In any case, as Green Eagle admits, many of the refugees of 1947 “were driven out by hostility and threats from Jews.” This would apply to many of the refugees of early 1948 as well. Since these Palestinians were driven out of their home before any invasion of Israel took place, they could not have joined in a war against Israel, and hence Green Eagle's argument cannot apply to them. Therefore, they would be entitled to return to their former homes, and Israel has refused to let them exercise this right.


"Anyway, discussion of this issue inevitably declines into wasting time wading through the falsehoods"-- Green Eagle

And yet I keep trying to correct those spread by Green Eagle. Might I suggest he read the books I recommended earlier?

Sam240 said...

"I remember looking at population tables during the period of Zionist colonization (1880s-1940s) and being surprised at how fast the Arab population grew during that period." -- Infidel753

Did you look at population tables for the decades before Zionist colonization, too?

We have about 327000 Gentiles in Palestine in 1851, according to McCarthy, and 663904 Gentiles in Palestine, according to the 1922 census.

The Jews started coming in 1882; where did all the 447454 or so Arabs that were already there, according to McCarthy's figures, come from?

The population of the world increased from 1.23 billion in 1850 to 1.92 billion in 1920 – what planet did all the extra people came from? They didn't come from elsewhere; there were more births than deaths, and that caused an increase in population.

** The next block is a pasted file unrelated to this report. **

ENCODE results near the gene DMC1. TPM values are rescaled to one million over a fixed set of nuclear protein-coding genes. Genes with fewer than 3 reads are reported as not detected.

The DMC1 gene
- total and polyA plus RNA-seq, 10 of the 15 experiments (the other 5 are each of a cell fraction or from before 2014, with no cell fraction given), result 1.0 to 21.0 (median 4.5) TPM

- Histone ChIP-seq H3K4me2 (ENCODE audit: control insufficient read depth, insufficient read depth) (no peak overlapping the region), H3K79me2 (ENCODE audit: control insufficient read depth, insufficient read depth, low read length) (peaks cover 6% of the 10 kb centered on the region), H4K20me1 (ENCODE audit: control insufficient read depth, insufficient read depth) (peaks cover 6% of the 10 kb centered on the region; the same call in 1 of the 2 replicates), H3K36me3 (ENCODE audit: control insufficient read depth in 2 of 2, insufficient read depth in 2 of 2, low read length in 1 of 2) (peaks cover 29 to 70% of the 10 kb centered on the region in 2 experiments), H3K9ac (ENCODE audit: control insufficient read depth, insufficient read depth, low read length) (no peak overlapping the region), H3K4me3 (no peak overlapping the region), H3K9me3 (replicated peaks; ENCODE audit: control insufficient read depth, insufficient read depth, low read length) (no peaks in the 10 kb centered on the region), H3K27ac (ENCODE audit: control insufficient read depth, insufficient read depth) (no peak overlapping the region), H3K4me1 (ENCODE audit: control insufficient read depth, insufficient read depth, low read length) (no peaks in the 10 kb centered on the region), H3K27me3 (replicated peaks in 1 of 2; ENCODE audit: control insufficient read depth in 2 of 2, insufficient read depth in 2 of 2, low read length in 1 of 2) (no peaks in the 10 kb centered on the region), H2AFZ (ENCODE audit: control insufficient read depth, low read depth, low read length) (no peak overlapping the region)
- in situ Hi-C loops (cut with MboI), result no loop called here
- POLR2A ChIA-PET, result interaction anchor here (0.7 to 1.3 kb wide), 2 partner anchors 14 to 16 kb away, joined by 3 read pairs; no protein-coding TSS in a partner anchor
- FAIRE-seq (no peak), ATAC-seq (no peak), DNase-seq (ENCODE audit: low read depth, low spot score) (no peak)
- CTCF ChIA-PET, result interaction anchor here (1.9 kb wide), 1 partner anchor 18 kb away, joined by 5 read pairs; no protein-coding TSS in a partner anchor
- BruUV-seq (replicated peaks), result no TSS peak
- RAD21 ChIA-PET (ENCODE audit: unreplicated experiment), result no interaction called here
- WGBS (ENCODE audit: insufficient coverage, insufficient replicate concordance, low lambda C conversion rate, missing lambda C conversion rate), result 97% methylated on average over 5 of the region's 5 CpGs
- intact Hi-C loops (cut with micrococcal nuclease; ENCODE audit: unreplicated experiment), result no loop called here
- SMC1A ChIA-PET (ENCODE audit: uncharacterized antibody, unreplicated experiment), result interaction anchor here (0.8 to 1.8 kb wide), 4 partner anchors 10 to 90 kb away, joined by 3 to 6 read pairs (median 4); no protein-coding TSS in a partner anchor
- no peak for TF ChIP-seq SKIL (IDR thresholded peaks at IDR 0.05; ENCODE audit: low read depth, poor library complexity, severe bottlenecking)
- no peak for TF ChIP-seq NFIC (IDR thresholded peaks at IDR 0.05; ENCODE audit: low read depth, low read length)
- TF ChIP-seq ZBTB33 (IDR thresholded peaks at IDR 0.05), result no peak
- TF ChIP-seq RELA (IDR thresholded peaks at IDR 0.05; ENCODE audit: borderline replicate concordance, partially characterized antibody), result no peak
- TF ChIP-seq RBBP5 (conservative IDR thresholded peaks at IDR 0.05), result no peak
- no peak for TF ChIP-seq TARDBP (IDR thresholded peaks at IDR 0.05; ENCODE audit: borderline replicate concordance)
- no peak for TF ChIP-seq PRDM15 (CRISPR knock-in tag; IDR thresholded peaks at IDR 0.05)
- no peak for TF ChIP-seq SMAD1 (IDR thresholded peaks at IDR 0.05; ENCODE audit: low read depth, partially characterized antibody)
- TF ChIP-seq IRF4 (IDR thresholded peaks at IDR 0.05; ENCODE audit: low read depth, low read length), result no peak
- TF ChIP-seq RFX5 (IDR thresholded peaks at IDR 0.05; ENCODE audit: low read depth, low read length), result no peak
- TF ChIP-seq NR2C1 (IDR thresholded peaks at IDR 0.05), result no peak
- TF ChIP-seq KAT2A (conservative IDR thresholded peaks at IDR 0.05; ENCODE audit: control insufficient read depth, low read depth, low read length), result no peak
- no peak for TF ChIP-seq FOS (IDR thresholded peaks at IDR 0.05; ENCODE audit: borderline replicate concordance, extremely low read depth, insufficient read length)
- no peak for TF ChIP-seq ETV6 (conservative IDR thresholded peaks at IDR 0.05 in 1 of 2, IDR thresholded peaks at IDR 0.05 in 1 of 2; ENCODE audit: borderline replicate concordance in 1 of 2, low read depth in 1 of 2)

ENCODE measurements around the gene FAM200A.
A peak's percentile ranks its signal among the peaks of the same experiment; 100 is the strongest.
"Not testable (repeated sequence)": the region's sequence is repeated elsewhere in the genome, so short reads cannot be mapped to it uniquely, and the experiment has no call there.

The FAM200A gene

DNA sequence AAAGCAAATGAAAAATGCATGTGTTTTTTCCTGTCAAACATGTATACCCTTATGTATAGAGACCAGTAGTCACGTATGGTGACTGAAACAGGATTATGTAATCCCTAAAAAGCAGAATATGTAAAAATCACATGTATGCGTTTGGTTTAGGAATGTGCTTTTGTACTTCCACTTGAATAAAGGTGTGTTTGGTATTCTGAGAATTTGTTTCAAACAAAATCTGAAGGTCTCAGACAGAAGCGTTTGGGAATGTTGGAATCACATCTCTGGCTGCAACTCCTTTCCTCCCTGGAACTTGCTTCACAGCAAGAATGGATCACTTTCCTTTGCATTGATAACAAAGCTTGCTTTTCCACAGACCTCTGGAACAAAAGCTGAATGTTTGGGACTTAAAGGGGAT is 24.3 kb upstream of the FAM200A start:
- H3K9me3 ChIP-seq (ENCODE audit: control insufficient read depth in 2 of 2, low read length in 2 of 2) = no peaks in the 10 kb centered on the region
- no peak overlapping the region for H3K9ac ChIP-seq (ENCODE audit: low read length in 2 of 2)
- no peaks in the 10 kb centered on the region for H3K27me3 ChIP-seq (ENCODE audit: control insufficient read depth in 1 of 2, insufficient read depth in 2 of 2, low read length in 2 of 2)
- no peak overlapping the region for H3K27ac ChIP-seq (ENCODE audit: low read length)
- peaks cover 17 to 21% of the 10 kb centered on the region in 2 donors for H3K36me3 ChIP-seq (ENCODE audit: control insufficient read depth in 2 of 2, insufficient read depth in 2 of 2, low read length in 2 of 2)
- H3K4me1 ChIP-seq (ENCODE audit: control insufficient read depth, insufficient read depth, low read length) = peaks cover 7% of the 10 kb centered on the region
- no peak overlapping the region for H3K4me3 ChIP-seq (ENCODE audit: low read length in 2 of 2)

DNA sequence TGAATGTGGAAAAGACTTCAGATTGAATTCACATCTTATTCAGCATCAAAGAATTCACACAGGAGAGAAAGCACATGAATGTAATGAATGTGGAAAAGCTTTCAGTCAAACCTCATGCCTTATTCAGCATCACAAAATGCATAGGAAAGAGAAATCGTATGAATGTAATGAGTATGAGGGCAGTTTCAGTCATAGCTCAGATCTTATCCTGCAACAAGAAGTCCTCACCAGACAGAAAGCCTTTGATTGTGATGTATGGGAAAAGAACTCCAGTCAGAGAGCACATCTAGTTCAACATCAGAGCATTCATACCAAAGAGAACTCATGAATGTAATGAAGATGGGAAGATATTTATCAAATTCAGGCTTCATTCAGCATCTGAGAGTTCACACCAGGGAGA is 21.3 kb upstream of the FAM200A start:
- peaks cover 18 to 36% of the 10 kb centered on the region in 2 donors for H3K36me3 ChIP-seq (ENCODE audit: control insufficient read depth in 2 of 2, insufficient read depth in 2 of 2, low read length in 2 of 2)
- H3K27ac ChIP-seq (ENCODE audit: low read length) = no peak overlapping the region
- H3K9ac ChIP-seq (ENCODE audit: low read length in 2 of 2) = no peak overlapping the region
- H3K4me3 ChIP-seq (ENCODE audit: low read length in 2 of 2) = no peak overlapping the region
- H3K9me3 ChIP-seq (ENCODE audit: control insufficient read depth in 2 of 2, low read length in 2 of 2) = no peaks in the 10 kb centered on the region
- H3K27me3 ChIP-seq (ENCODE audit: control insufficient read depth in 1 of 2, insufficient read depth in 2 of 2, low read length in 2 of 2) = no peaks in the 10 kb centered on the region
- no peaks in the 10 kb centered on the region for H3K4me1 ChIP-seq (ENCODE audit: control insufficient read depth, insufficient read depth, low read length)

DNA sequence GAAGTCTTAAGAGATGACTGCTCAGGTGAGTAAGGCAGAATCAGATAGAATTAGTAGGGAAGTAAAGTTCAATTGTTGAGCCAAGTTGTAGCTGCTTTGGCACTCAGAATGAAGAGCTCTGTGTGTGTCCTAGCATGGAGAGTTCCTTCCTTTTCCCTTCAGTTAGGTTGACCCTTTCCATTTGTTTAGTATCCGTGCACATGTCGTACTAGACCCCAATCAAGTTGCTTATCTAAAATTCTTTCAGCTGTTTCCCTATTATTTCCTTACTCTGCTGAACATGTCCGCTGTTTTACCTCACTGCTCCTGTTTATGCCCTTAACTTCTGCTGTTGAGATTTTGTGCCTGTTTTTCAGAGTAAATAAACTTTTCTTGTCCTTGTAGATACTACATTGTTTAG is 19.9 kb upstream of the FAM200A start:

According to my numbers, between 1851 and 1882, there was an increase of 1.0168% per year in the Arab population in Palestine – and this was all before the first Zionists arrived. It was due to the excess of Arab births over Arab deaths. If we extrapolate this rate of increase to 1922, we get 670643 Arabs in Palestine by 1922. The census numbers say 663904, which is very close to what our projection says.

The population increase of Arabs in Palestine between 1851 and 1922 was 1.0% per year – it was that way for the three decades before the Zionists started to come, and it was that way for the four decades after the Zionists started to settle in Palestine. It wasn't necessary for any Arabs to move into Palestine for that population increase over the latter four decades to take place.

Anonymous said...

Certainly the Palestinian land issue goes back before 1967 and promises were made in 1948 about a Palestinian homeland. Their own behavior (not excepting Israel) is part of the reason that issue never got settled, but it should have been settled in 1948. It would be easier to deal with them if they had a homeland and leaders to be held accountable as a nation.